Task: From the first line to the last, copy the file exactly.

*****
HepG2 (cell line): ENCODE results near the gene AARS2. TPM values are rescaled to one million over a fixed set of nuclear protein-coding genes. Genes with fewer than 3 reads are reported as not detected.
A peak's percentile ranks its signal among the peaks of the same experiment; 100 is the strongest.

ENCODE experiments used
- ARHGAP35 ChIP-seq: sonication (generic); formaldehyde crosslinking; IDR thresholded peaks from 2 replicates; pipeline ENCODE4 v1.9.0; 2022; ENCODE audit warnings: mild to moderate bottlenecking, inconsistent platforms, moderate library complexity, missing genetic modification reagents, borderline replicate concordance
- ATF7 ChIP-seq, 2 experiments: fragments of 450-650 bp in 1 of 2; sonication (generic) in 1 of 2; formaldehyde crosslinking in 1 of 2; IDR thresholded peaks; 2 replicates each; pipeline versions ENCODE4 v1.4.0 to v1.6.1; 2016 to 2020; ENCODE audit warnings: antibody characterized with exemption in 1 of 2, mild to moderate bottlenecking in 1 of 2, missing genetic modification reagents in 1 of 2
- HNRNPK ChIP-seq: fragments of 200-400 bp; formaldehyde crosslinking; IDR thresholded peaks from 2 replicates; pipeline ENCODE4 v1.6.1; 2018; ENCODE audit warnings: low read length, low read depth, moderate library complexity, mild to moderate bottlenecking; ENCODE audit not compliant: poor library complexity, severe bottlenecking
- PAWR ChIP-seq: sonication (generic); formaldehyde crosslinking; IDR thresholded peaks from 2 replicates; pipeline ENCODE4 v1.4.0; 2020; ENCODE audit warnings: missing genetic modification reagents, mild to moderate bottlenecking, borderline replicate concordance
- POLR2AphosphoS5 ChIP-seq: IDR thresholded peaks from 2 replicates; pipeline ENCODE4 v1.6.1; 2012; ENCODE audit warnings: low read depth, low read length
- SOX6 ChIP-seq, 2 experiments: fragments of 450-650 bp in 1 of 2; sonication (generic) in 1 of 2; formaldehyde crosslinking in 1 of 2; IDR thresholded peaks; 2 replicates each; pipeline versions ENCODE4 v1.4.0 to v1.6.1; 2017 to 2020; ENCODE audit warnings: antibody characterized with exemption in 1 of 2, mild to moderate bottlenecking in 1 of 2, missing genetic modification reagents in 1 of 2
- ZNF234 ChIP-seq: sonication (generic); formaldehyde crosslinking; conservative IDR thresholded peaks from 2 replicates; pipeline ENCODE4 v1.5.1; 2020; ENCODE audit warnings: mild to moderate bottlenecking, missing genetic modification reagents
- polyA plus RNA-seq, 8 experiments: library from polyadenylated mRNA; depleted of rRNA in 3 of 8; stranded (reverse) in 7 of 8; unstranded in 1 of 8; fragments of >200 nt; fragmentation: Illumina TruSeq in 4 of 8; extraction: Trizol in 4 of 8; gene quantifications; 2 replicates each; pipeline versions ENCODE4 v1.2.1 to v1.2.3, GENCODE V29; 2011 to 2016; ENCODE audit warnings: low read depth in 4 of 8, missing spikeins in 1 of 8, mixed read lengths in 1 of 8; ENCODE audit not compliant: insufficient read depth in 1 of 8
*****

HepG2 (cell line): ENCODE results near the gene AARS2. TPM values are rescaled to one million over a fixed set of nuclear protein-coding genes. Genes with fewer than 3 reads are reported as not detected.
A peak's percentile ranks its signal among the peaks of the same experiment; 100 is the strongest.

ENCODE experiments used
- ARHGAP35 ChIP-seq: sonication (generic); formaldehyde crosslinking; IDR thresholded peaks from 2 replicates; pipeline ENCODE4 v1.9.0; 2022; ENCODE audit warnings: mild to moderate bottlenecking, inconsistent platforms, moderate library complexity, missing genetic modification reagents, borderline replicate concordance
- ATF7 ChIP-seq, 2 experiments: fragments of 450-650 bp in 1 of 2; sonication (generic) in 1 of 2; formaldehyde crosslinking in 1 of 2; IDR thresholded peaks; 2 replicates each; pipeline versions ENCODE4 v1.4.0 to v1.6.1; 2016 to 2020; ENCODE audit warnings: antibody characterized with exemption in 1 of 2, mild to moderate bottlenecking in 1 of 2, missing genetic modification reagents in 1 of 2
- HNRNPK ChIP-seq: fragments of 200-400 bp; formaldehyde crosslinking; IDR thresholded peaks from 2 replicates; pipeline ENCODE4 v1.6.1; 2018; ENCODE audit warnings: low read length, low read depth, moderate library complexity, mild to moderate bottlenecking; ENCODE audit not compliant: poor library complexity, severe bottlenecking
- PAWR ChIP-seq: sonication (generic); formaldehyde crosslinking; IDR thresholded peaks from 2 replicates; pipeline ENCODE4 v1.4.0; 2020; ENCODE audit warnings: missing genetic modification reagents, mild to moderate bottlenecking, borderline replicate concordance
- POLR2AphosphoS5 ChIP-seq: IDR thresholded peaks from 2 replicates; pipeline ENCODE4 v1.6.1; 2012; ENCODE audit warnings: low read depth, low read length
- SOX6 ChIP-seq, 2 experiments: fragments of 450-650 bp in 1 of 2; sonication (generic) in 1 of 2; formaldehyde crosslinking in 1 of 2; IDR thresholded peaks; 2 replicates each; pipeline versions ENCODE4 v1.4.0 to v1.6.1; 2017 to 2020; ENCODE audit warnings: antibody characterized with exemption in 1 of 2, mild to moderate bottlenecking in 1 of 2, missing genetic modification reagents in 1 of 2
- ZNF234 ChIP-seq: sonication (generic); formaldehyde crosslinking; conservative IDR thresholded peaks from 2 replicates; pipeline ENCODE4 v1.5.1; 2020; ENCODE audit warnings: mild to moderate bottlenecking, missing genetic modification reagents
- polyA plus RNA-seq, 8 experiments: library from polyadenylated mRNA; depleted of rRNA in 3 of 8; stranded (reverse) in 7 of 8; unstranded in 1 of 8; fragments of >200 nt; fragmentation: Illumina TruSeq in 4 of 8; extraction: Trizol in 4 of 8; gene quantifications; 2 replicates each; pipeline versions ENCODE4 v1.2.1 to v1.2.3, GENCODE V29; 2011 to 2016; ENCODE audit warnings: low read depth in 4 of 8, missing spikeins in 1 of 8, mixed read lengths in 1 of 8; ENCODE audit not compliant: insufficient read depth in 1 of 8